Google Searches today
Google now processes over 40,000 search queries every second on average (visualize them here), which translates to over 3.5 billion searches per day and 1.2 trillion searches per year worldwide. The chart below shows the number of searches per year throughout Google's history:
When Google was founded in September 1998, it was serving ten thousand search queries per day  (by the end of 2006 that same amount would be served in a single second). In September 1999, one year after being launched, Google was already answering 3.5 million search queries daily. 
Nine months later and, in mid 2000, search volume had increased fivefold, reaching 18 million queries on an average day.  By the time Google announced its IPO in April 2004, users around the world were submitting more than 200 million queries to Google every day.
In August 2012, Amit Singhal, Senior Vice President at Google and responsible for the development of Google Search, disclosed that Google's search engine found more than 30 trillion unique URLs on the Web, crawls 20 billion sites a day, and processes 100 billion searches every month  (which translate to 3.3 billion searches per day and over 38,000 thousand per second).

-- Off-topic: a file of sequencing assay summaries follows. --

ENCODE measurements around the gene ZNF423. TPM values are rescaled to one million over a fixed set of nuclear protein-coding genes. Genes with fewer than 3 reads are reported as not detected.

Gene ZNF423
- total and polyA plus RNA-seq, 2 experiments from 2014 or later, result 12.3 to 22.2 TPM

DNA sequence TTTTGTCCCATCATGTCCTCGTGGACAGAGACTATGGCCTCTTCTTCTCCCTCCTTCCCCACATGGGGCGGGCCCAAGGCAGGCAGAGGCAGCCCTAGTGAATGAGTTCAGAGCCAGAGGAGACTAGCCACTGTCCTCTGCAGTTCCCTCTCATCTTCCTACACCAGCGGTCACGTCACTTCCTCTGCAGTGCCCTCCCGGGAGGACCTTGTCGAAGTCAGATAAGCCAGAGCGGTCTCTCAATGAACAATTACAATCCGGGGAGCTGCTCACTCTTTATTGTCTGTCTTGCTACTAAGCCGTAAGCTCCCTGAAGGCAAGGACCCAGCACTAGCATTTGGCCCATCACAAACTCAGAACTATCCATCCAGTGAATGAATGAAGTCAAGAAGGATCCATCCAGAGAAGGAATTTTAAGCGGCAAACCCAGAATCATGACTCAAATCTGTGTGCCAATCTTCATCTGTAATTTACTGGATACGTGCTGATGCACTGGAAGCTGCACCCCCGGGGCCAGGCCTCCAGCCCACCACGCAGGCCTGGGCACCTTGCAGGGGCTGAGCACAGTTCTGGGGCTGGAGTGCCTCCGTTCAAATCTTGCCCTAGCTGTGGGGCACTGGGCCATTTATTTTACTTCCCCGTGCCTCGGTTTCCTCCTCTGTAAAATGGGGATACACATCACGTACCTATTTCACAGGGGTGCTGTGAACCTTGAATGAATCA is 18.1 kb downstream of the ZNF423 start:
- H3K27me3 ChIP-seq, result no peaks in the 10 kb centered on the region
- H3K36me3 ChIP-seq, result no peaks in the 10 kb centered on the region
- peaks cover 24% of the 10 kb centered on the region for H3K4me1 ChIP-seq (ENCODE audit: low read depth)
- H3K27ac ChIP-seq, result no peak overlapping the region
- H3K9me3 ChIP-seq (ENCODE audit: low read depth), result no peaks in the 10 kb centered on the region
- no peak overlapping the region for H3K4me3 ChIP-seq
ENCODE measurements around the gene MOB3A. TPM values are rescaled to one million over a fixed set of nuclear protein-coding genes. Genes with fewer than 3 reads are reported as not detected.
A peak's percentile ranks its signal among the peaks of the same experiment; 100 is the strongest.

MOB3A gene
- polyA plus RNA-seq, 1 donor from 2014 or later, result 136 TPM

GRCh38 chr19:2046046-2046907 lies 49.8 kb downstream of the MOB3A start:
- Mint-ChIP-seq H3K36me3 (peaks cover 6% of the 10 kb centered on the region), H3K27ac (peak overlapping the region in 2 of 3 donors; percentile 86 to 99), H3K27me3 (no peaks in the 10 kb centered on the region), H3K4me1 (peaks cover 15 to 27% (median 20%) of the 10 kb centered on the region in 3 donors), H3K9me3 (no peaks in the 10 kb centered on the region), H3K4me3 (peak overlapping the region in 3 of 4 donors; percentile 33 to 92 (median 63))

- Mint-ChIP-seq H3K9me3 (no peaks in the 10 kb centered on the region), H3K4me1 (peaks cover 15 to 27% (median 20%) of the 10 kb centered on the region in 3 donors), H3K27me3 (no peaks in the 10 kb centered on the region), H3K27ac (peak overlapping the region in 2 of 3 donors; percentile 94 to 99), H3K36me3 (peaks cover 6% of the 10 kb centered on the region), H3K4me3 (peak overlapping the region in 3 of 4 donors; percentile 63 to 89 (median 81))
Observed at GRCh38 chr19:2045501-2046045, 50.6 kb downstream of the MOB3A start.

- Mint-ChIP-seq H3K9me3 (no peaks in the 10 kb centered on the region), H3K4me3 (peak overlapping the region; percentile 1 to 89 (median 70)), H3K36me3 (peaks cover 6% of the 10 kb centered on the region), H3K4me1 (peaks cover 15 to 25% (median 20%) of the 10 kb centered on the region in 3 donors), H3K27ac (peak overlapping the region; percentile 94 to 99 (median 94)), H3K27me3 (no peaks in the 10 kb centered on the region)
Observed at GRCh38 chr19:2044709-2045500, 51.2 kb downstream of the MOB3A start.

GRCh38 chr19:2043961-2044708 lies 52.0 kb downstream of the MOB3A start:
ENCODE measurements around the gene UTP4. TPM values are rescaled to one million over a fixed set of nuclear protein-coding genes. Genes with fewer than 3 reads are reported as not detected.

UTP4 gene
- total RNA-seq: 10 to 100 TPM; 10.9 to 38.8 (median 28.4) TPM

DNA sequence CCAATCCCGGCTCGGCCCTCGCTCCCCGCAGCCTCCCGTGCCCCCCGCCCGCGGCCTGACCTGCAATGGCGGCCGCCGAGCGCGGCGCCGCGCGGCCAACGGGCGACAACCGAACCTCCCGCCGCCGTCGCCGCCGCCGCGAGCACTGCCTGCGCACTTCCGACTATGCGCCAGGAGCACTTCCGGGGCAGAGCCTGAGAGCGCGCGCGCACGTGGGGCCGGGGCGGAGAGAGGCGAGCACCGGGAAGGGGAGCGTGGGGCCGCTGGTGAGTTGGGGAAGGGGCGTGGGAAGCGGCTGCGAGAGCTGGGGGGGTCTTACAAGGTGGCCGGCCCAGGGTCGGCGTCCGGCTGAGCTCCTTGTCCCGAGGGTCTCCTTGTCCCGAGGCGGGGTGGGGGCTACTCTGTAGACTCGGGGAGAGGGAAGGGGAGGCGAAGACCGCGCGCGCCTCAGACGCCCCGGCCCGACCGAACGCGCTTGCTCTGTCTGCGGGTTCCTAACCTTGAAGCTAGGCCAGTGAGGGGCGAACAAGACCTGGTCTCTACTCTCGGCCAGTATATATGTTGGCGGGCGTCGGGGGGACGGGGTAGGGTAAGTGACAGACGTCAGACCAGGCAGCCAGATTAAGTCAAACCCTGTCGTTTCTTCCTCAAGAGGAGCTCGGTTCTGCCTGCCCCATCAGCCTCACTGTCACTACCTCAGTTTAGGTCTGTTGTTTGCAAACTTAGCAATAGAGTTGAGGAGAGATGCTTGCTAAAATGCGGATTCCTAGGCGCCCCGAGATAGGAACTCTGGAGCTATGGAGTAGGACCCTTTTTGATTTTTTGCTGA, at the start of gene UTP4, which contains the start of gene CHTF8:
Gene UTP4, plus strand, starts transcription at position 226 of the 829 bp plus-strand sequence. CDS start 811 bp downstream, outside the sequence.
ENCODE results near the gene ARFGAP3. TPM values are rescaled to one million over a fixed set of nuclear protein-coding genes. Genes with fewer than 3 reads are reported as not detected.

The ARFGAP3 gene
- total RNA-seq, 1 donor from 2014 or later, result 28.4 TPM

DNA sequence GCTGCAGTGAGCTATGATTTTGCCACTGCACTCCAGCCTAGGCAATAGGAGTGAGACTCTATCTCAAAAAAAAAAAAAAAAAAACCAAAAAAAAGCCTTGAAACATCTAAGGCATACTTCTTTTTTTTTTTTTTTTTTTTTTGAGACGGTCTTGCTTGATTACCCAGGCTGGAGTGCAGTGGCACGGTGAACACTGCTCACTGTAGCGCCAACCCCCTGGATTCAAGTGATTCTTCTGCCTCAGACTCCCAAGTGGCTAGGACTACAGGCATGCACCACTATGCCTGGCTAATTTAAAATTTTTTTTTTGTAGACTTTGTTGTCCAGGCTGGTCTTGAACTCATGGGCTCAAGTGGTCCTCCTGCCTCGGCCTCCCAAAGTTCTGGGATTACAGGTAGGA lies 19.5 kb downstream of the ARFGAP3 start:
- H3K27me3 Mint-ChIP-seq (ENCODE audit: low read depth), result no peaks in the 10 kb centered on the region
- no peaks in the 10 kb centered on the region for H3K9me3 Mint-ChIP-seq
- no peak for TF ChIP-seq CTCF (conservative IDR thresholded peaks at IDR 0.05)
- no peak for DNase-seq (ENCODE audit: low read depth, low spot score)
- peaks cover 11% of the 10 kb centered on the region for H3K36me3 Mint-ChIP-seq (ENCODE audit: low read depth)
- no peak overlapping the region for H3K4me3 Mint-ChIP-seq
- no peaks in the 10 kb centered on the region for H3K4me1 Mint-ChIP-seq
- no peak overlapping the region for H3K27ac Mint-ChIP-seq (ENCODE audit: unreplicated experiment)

After expanding significantly in the first decade of the 21st century, Google's search volume growth rate started to decline in 2009 and 2010, and is currently estimated to be at around 10% per year.
In the start-up phase growth was phenomenal, with a 17,000% year to year increase in search volume between 1998 and 1999, 1000% between 1999 and 2000, and 200% between 2000 and 2001. Google search continued to grow at rates of between 40% to 60% between 2001 and 2009, when it started to slow down stabilizing at a 10% to 15% rate in recent years.
Baidu has a 8.2% share (14.5 billion searches in December 2012).
Yahoo 4.9% (8.6 billions searches in December 2012).
Yandex 2.8% (4.8 billions searches December 2012).
Microsoft sites (mostly Bing) 2.5% (4.5 billions searches December 2012).
Even though as Yandex and Baidu might be growing at a somewhat faster rate compared to Google, the distance between Google and the other search engines in terms of search volume is so vast that any moderate growth differential doesn't impact Google's global leadership in any significant way (see chart below).